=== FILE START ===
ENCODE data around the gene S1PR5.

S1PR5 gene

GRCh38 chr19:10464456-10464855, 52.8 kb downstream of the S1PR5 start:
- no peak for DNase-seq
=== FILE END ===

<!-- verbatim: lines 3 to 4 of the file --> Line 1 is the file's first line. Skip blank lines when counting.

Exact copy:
GRCh38 chr19:10464456-10464855, 52.8 kb downstream of the S1PR5 start:
- no peak for DNase-seq